- Will there be any patients, carers, or relatives involved as participants?
- Is written consent from the participants required?
Is my project actually research?
Research is activity which is designed to generate new knowledge, which is generalizable, by testing a hypothesis. Research activity is processed via the ethical and governance review processes, and reviewed by the HREC. If you answer yes to either of the following questions your project is considered to be research and you will need to submit an ethics application.
- Does the project aim to establish knowledge about a disease by collection of information, where written consent is required from participants?
- Does the project aim to establish new knowledge about a disease by collection of information that has already been collected and is stored by RMH only, such as medical record review, database review?
Conditions of QA approval
All documentation relating to a QA project must be kept for 12 months from completion. However if you intend to publish the results, documentation must be kept for 5 years post publication or 5 years from the decision not to publish.
Annual progress reports are not required for QA projects.
QA approval is ongoing until you inform the Office for Research that the project has been completed. Once complete, notify the Office for Research by email to firstname.lastname@example.org and include the following details in your correspondence:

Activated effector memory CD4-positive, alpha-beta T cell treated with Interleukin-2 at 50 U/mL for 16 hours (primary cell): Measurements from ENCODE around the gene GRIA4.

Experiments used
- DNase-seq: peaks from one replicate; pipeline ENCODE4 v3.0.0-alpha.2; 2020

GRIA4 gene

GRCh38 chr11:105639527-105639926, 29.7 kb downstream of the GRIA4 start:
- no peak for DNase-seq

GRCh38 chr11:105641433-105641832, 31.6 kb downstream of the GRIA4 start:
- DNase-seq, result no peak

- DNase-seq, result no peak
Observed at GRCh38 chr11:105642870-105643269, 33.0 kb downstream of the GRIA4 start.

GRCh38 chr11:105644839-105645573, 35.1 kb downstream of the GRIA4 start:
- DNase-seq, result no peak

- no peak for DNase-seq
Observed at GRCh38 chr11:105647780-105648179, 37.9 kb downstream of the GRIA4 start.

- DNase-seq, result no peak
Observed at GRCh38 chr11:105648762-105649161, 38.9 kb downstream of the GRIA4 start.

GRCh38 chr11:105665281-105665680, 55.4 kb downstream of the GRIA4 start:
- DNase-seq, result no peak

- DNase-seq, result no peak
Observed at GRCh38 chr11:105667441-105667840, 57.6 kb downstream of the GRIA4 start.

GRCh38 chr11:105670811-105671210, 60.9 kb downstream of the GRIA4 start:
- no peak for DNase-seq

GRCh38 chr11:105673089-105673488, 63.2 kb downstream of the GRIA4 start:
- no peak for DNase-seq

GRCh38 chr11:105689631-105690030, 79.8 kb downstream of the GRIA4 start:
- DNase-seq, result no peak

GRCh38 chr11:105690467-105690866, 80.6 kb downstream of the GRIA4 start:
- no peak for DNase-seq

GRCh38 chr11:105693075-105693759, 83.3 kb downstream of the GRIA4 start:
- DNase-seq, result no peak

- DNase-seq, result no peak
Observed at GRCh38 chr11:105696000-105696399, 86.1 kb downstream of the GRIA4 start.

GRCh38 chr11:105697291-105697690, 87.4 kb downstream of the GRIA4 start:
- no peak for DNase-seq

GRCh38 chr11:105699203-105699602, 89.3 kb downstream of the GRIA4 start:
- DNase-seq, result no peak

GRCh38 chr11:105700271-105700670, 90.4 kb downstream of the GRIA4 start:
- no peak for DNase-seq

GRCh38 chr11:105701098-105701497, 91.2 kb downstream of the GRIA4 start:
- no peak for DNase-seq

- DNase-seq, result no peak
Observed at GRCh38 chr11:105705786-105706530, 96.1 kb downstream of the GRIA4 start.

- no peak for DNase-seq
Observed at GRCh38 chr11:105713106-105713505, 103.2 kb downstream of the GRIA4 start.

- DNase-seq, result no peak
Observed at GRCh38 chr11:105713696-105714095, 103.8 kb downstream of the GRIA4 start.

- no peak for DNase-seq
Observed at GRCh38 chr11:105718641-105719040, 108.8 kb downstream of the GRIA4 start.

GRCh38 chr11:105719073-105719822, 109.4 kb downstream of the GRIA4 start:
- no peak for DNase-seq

- QA project number
- Project title
- Date of completion
QA approval is ongoing until our office is informed that the project has been completed.
If you already have QA approval and require instructions to submit an amendment for your QA project, click here to go to the Amendments web page.
The application process
The following steps will help you to complete your application for QA.
Submit a detailed project protocol and include all other documentation, such as:
- documents to be given to participants, such as letters of invitation, transcripts for telephone contact, questionnaires, patient diaries
- assessment tools
- advertising materials
- data collection sheets
Researchers may elect to use the QA project protocol template.
Complete a QA Participant Information Sheet if your project will include any participants to whom you wish to provide information about your project, but from whom you are not required to obtain written consent.
This statement can be provided to participants separately or it may be inserted as cover note to questionnaire or surveys.